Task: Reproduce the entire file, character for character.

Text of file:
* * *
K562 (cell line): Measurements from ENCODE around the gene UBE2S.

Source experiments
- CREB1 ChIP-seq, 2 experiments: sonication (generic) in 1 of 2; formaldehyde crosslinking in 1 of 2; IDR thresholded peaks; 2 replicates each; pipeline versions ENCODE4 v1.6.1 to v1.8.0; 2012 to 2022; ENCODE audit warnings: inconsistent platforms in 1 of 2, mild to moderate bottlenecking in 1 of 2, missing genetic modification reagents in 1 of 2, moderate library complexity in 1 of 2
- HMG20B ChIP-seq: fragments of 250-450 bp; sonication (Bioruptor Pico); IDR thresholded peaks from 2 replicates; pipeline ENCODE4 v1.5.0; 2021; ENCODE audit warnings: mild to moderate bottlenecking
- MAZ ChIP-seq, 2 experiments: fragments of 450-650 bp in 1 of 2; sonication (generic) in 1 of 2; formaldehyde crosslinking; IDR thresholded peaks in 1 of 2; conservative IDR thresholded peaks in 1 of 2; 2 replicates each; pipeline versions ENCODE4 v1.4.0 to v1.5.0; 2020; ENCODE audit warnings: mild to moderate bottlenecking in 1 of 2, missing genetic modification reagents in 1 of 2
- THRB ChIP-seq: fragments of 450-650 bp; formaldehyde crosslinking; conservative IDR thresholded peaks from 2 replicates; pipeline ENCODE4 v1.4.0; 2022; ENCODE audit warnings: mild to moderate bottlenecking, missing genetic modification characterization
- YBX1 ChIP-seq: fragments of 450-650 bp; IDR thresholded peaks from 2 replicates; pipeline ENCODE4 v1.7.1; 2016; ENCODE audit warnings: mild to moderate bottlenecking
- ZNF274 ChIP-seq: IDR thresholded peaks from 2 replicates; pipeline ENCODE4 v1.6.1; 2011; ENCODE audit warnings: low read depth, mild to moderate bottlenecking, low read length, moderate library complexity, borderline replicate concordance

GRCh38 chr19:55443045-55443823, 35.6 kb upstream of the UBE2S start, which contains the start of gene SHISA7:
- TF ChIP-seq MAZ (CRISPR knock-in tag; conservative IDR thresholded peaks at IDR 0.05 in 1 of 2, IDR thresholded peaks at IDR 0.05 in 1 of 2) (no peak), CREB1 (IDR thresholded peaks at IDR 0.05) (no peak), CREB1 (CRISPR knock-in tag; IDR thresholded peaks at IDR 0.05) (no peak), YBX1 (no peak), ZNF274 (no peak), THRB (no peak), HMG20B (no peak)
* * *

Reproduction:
K562 (cell line): Measurements from ENCODE around the gene UBE2S.

Source experiments
- CREB1 ChIP-seq, 2 experiments: sonication (generic) in 1 of 2; formaldehyde crosslinking in 1 of 2; IDR thresholded peaks; 2 replicates each; pipeline versions ENCODE4 v1.6.1 to v1.8.0; 2012 to 2022; ENCODE audit warnings: inconsistent platforms in 1 of 2, mild to moderate bottlenecking in 1 of 2, missing genetic modification reagents in 1 of 2, moderate library complexity in 1 of 2
- HMG20B ChIP-seq: fragments of 250-450 bp; sonication (Bioruptor Pico); IDR thresholded peaks from 2 replicates; pipeline ENCODE4 v1.5.0; 2021; ENCODE audit warnings: mild to moderate bottlenecking
- MAZ ChIP-seq, 2 experiments: fragments of 450-650 bp in 1 of 2; sonication (generic) in 1 of 2; formaldehyde crosslinking; IDR thresholded peaks in 1 of 2; conservative IDR thresholded peaks in 1 of 2; 2 replicates each; pipeline versions ENCODE4 v1.4.0 to v1.5.0; 2020; ENCODE audit warnings: mild to moderate bottlenecking in 1 of 2, missing genetic modification reagents in 1 of 2
- THRB ChIP-seq: fragments of 450-650 bp; formaldehyde crosslinking; conservative IDR thresholded peaks from 2 replicates; pipeline ENCODE4 v1.4.0; 2022; ENCODE audit warnings: mild to moderate bottlenecking, missing genetic modification characterization
- YBX1 ChIP-seq: fragments of 450-650 bp; IDR thresholded peaks from 2 replicates; pipeline ENCODE4 v1.7.1; 2016; ENCODE audit warnings: mild to moderate bottlenecking
- ZNF274 ChIP-seq: IDR thresholded peaks from 2 replicates; pipeline ENCODE4 v1.6.1; 2011; ENCODE audit warnings: low read depth, mild to moderate bottlenecking, low read length, moderate library complexity, borderline replicate concordance

GRCh38 chr19:55443045-55443823, 35.6 kb upstream of the UBE2S start, which contains the start of gene SHISA7:
- TF ChIP-seq MAZ (CRISPR knock-in tag; conservative IDR thresholded peaks at IDR 0.05 in 1 of 2, IDR thresholded peaks at IDR 0.05 in 1 of 2) (no peak), CREB1 (IDR thresholded peaks at IDR 0.05) (no peak), CREB1 (CRISPR knock-in tag; IDR thresholded peaks at IDR 0.05) (no peak), YBX1 (no peak), ZNF274 (no peak), THRB (no peak), HMG20B (no peak)